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We Regret to Inform You About This Logic Song That Sounds Exactly Like RHCP in 1999

Supermarket, Logic’s new album, opens with a song called “Bohemian Trapsody.” It has the canned-sounding, slick-but-still-shitty mix of a GarageBand recording. It rides the same three chords for nearly its entire six minutes and forty-five seconds, but tries to trick you into thinking it’s as complex and ambitious as its namesake: a fake drum-n-bass rhythm here, a quasi-gospel breakdown there, and finally, something resembling a trap beat. It closes with a rippin’ solo that sounds like it was field-recorded from the sales floor at Guitar Center. You might get to the end of “Bohemian Trapsody” and tell yourself there’s no way you’ll hear a piece of music so bizarre again for the rest of your life, much less on this very same album. You’d be wrong.

Logic pitched Supermarket as the soundtrack to his bestselling novel of the same name, which is a real thing that exists, if you’re inclined to read it. But the Maryland-based rapper also uses the album as opportunity to cosplay as a breezy indie rock balladeer, with multiple Mac DeMarco collaborations and more gently strummed open chords than you can count. But the most egregious of these songs, by a wide margin, is “Lemon Drop,” which trades the chill-dude schtick for something even more alarmingly specific: the Red Hot Chili Peppers, circa the late ’90sThe bass is funky, the vocal delivery is pure Anthony Kiedis flowin’-with-the-mojo, the drums… well, the drums still sound like GarageBand. Imagine a Californication-obsessed high school band from that era scrounging together enough paper-route money to record their first song in a proper studio, and you’ll be pretty close to the vibe of this one.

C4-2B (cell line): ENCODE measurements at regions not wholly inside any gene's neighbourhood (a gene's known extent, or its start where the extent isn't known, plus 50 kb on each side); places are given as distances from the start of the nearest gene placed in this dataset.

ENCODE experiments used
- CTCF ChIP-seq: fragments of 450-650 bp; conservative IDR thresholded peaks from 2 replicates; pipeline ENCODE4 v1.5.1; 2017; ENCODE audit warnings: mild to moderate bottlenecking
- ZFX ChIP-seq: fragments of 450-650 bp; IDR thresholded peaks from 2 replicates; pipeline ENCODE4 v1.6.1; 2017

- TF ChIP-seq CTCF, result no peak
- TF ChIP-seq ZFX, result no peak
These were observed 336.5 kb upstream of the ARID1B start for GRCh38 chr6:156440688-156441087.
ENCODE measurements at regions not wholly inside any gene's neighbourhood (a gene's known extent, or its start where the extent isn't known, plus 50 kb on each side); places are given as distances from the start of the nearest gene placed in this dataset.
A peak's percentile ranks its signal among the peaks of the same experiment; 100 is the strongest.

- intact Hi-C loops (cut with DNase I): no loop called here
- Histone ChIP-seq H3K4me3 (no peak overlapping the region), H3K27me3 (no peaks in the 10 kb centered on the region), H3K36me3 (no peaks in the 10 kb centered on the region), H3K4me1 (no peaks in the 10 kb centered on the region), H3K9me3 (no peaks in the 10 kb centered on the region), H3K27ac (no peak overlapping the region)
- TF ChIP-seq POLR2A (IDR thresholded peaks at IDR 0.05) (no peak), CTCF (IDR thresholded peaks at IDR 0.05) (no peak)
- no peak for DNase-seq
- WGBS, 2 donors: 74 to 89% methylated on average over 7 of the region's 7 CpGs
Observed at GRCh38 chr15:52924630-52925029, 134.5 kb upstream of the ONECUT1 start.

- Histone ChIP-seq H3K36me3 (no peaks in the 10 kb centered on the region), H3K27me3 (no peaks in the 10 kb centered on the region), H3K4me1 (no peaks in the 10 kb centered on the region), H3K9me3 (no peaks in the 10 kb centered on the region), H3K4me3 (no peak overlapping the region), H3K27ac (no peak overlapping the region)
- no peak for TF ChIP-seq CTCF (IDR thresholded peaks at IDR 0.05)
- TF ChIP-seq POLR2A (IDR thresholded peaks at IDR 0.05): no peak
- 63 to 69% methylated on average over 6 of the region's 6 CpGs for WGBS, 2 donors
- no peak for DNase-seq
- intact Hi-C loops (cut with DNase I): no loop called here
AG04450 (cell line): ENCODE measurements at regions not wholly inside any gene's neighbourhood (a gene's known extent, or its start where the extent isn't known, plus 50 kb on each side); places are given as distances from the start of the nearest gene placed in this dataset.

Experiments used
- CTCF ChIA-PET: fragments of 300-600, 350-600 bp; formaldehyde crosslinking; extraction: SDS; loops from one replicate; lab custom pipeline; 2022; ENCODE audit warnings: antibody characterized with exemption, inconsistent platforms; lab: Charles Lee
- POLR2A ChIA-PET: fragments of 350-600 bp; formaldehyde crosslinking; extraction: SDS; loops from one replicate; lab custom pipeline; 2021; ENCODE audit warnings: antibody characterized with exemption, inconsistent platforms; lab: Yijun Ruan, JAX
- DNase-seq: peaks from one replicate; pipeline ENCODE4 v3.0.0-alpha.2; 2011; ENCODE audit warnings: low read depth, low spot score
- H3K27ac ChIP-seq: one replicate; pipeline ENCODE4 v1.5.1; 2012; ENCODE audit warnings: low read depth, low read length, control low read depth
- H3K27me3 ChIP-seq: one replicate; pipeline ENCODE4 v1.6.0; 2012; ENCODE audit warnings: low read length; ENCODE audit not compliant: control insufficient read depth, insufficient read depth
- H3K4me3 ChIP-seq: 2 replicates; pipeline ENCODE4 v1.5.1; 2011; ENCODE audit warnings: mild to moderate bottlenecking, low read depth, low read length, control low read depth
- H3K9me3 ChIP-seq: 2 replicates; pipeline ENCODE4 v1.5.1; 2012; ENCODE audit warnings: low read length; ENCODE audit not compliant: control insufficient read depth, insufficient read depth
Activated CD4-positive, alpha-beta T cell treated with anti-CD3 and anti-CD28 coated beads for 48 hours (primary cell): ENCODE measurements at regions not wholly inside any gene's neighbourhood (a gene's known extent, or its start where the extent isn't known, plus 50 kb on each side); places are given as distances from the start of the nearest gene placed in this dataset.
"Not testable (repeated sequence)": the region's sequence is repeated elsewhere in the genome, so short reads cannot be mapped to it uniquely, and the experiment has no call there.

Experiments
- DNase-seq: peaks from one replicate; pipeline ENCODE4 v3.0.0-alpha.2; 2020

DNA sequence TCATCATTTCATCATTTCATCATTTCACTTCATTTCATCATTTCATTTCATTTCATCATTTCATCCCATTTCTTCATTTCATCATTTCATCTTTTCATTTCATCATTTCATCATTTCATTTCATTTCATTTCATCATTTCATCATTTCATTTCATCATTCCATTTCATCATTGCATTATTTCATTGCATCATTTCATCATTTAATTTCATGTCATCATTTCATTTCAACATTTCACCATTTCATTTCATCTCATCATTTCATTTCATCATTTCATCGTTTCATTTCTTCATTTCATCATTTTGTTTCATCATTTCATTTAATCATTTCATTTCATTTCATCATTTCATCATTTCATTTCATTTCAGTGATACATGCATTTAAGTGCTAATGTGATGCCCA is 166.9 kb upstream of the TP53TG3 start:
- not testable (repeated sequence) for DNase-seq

The lyrics of “Lemon Drop,” also, are very bad. As Bandcamp editor (and sometime Spin contributor) Zoe Camp pointed out on Twitter, the opening lines to are almost exactly the same as the opening lines to the Californication album track “Get on Top.” Almost exactly: Logic being Logic, he also throws in a reference to Rick & Morty and says “I smoke weed, so I’m trippy,” which is the sort of thing a 14-year-old might say to impress his friends after smoking weed for the first time in his life. From there, he calls himself a “bad mama jama,” says “If it’s illegal to kill the pussy, book me with the crime,” asks “How many licks to lick your lemon drop?” and rhymes “Here’s a glass of shut the fuck up, it’s venti,” with “Why is everybody so uptight this century?”

RHCP have two basic modes—the wiggy-ziggy-ding-dong funk-rap stuff, and the California-here-I-come croony melodic stuff—and the most jarring part of “Lemon Drop” is that it attempts both of them. On the chorus, the guitars go from staccato and rhythmic to clean and arpeggiated, and Logic flips the switch on his Kiedis impression machine, going from rapping about fucking your mom to singing earnestly about setting you free. (Free from what is anyone’s guess.) At their best, the real RHCP managed to pull off this balancing act between transcendent goofiness and goofy transcendence, but even they missed the mark more often than not. It’s clear that Logic intended the song as a tribute to the Chili Peppers, who he’s apparently a fan of. But this sort of stuff is best left to the professionals.